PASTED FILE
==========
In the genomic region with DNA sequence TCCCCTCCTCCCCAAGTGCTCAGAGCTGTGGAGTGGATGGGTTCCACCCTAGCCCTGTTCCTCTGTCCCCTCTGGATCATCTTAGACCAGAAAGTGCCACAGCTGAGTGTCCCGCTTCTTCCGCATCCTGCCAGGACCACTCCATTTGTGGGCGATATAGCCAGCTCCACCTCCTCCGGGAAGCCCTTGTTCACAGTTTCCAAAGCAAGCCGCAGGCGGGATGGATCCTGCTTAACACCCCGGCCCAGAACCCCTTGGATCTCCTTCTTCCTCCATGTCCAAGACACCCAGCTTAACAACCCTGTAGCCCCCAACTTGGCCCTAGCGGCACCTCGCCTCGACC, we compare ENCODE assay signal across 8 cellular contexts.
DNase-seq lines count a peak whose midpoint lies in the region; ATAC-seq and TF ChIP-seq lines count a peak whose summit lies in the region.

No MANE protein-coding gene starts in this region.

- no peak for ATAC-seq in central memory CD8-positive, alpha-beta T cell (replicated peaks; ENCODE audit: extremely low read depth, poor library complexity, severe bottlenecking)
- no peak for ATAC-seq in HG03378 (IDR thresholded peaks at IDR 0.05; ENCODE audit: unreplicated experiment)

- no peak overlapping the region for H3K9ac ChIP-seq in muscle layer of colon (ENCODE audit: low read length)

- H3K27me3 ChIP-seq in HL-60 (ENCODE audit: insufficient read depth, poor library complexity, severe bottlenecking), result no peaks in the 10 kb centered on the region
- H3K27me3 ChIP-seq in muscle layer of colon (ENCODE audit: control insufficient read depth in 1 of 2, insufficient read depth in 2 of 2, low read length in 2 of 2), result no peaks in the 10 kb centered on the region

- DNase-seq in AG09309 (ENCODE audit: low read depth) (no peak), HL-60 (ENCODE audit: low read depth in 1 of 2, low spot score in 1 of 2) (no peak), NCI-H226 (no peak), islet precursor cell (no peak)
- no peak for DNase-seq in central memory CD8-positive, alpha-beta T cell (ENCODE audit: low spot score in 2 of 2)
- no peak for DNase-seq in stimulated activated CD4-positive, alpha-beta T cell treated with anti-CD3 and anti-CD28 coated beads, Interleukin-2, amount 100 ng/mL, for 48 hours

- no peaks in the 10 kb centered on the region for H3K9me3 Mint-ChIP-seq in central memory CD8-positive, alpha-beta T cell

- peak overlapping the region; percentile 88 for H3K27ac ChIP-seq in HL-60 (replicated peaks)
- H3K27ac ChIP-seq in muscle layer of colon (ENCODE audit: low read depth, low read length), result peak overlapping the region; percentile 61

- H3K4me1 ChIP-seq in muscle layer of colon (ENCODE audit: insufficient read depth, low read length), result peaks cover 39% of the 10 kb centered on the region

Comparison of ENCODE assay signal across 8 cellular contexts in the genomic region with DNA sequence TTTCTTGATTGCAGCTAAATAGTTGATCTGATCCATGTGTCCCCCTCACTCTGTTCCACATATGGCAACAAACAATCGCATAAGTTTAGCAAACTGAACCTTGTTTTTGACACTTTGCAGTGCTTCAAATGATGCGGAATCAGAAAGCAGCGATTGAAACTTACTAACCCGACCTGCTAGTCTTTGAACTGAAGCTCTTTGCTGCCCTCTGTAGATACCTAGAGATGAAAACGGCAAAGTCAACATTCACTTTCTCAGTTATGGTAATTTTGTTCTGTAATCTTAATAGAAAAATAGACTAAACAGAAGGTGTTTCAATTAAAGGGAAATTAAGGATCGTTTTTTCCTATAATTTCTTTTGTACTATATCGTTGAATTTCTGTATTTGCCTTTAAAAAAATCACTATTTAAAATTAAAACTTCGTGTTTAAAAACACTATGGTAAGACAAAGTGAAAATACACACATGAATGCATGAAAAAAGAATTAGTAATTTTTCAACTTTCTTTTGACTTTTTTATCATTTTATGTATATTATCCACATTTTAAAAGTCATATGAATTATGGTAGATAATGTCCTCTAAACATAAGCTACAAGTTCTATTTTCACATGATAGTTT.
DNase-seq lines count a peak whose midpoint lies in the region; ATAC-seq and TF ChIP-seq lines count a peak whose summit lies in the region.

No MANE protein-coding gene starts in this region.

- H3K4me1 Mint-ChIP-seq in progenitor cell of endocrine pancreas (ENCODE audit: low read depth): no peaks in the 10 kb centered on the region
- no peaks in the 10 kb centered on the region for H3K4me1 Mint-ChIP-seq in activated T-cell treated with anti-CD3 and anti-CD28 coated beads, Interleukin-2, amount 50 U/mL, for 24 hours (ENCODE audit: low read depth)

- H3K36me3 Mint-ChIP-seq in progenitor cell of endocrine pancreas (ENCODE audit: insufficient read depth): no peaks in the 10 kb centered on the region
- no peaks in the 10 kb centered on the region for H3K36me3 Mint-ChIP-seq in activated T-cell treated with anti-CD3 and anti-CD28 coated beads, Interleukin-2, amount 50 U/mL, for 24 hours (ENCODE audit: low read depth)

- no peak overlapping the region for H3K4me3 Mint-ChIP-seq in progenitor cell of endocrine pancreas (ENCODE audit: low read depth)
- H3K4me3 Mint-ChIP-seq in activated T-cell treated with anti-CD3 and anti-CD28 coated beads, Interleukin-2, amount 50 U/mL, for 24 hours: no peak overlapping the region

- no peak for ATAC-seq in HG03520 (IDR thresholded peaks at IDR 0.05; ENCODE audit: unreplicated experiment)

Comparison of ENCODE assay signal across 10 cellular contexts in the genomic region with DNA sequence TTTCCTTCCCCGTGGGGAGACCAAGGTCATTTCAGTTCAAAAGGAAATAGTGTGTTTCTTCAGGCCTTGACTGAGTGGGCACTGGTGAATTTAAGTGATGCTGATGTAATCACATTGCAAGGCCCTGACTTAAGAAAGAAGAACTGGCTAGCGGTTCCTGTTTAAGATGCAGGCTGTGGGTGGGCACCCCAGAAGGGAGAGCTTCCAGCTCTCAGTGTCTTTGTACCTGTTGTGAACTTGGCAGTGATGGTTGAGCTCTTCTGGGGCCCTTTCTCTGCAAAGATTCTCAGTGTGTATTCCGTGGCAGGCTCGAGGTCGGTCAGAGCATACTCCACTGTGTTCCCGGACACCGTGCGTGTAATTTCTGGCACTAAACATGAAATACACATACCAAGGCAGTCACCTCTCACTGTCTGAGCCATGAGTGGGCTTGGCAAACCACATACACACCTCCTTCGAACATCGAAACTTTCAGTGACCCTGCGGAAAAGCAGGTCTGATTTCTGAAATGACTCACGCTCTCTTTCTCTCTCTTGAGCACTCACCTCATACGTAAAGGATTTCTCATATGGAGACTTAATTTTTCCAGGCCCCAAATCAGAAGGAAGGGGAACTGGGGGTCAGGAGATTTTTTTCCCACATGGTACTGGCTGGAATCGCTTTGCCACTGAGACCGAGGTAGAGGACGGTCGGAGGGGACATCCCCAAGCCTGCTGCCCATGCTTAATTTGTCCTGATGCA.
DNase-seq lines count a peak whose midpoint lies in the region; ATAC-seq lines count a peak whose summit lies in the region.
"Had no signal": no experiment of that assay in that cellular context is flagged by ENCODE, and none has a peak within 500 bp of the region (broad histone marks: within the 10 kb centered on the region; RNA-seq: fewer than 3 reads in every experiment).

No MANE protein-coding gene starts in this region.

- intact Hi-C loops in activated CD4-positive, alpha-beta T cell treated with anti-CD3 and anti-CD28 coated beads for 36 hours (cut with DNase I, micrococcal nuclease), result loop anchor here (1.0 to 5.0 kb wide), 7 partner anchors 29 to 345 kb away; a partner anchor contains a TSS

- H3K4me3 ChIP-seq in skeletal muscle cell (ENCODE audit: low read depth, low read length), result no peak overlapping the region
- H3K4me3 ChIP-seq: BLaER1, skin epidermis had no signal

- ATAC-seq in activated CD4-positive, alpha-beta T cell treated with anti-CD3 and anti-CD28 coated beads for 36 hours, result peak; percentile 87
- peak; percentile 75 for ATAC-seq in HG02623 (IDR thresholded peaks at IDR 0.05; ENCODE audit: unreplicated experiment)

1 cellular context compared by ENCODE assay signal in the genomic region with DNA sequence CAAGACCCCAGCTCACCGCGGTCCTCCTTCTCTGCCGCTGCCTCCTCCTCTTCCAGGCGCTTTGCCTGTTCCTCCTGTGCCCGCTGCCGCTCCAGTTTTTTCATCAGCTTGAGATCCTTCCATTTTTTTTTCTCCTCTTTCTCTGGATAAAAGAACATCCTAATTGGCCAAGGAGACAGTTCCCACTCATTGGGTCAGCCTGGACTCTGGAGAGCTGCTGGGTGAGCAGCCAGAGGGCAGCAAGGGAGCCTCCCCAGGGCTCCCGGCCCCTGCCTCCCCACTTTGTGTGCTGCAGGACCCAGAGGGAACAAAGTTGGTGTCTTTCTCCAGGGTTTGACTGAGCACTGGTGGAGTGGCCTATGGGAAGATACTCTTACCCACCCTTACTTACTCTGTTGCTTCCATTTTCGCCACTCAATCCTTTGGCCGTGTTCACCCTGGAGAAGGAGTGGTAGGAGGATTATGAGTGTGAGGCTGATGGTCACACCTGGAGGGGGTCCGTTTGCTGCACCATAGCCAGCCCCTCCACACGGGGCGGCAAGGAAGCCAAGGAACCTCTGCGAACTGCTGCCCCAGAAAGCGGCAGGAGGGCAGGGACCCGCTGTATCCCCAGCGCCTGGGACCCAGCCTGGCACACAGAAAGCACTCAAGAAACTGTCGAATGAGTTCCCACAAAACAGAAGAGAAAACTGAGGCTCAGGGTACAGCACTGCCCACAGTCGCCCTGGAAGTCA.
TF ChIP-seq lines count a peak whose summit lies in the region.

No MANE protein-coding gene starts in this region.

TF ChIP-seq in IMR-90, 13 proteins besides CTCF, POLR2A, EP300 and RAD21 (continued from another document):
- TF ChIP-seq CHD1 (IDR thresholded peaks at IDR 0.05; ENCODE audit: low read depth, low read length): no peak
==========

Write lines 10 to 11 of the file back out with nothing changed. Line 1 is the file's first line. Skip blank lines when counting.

- no peak for DNase-seq in central memory CD8-positive, alpha-beta T cell (ENCODE audit: low spot score in 2 of 2)
- no peak for DNase-seq in stimulated activated CD4-positive, alpha-beta T cell treated with anti-CD3 and anti-CD28 coated beads, Interleukin-2, amount 100 ng/mL, for 48 hours